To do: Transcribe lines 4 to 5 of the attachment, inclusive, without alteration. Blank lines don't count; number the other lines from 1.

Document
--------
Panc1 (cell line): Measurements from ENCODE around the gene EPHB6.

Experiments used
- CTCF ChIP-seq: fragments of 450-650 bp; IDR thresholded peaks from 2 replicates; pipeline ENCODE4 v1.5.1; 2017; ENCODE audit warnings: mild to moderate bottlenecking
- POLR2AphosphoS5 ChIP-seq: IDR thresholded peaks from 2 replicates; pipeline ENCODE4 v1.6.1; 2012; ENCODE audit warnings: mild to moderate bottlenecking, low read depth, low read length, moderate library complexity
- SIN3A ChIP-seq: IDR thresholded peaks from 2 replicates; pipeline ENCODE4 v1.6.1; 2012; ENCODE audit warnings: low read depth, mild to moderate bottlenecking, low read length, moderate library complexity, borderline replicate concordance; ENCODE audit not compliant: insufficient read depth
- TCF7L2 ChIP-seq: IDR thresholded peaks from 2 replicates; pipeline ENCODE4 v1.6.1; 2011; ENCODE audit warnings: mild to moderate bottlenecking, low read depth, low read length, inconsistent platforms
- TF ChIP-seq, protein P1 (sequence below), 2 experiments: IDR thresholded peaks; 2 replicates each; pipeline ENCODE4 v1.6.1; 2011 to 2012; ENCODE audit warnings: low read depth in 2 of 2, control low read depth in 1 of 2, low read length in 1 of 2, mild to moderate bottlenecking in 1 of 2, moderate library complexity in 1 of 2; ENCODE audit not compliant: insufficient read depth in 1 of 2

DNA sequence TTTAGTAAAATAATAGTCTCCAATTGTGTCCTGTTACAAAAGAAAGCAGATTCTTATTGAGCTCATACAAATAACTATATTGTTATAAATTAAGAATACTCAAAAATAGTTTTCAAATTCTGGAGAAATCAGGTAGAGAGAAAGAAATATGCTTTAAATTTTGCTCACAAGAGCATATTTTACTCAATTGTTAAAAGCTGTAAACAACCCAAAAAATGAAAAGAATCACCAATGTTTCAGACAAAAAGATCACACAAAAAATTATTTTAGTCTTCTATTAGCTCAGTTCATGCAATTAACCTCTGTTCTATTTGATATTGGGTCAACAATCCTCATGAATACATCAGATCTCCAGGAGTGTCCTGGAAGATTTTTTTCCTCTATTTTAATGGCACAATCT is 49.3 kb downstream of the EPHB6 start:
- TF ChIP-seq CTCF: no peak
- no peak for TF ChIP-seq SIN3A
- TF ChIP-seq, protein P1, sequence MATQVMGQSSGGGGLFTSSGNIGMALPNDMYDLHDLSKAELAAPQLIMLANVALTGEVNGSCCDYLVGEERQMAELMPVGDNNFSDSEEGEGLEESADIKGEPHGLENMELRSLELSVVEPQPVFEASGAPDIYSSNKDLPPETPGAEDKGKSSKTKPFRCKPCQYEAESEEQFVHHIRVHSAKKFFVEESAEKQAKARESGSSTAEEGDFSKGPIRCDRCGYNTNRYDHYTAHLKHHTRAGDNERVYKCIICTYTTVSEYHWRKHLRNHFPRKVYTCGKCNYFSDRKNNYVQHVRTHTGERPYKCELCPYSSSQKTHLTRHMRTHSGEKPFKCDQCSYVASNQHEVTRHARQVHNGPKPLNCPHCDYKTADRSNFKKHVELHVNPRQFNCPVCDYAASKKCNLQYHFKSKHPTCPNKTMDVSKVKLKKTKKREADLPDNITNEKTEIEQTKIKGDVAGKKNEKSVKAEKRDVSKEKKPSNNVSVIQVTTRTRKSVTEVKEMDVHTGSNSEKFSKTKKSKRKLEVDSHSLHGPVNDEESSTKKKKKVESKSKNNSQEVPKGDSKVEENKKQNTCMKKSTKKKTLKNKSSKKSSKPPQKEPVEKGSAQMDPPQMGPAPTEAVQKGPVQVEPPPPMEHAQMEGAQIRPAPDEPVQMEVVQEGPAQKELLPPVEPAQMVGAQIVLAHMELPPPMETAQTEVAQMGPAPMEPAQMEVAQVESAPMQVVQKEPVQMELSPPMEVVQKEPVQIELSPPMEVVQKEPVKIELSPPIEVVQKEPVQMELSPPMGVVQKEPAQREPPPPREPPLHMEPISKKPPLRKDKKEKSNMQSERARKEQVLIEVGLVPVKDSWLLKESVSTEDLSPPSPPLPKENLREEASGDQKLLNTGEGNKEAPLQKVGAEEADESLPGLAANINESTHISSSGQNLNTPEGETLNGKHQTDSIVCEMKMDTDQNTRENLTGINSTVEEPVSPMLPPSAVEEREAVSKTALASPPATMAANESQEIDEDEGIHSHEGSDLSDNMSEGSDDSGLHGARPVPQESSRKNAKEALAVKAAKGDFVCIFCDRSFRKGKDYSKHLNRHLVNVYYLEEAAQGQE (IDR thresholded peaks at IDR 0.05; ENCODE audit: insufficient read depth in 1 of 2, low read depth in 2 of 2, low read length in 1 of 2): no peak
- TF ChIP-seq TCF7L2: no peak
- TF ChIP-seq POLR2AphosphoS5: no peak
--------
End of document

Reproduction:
- POLR2AphosphoS5 ChIP-seq: IDR thresholded peaks from 2 replicates; pipeline ENCODE4 v1.6.1; 2012; ENCODE audit warnings: mild to moderate bottlenecking, low read depth, low read length, moderate library complexity
- SIN3A ChIP-seq: IDR thresholded peaks from 2 replicates; pipeline ENCODE4 v1.6.1; 2012; ENCODE audit warnings: low read depth, mild to moderate bottlenecking, low read length, moderate library complexity, borderline replicate concordance; ENCODE audit not compliant: insufficient read depth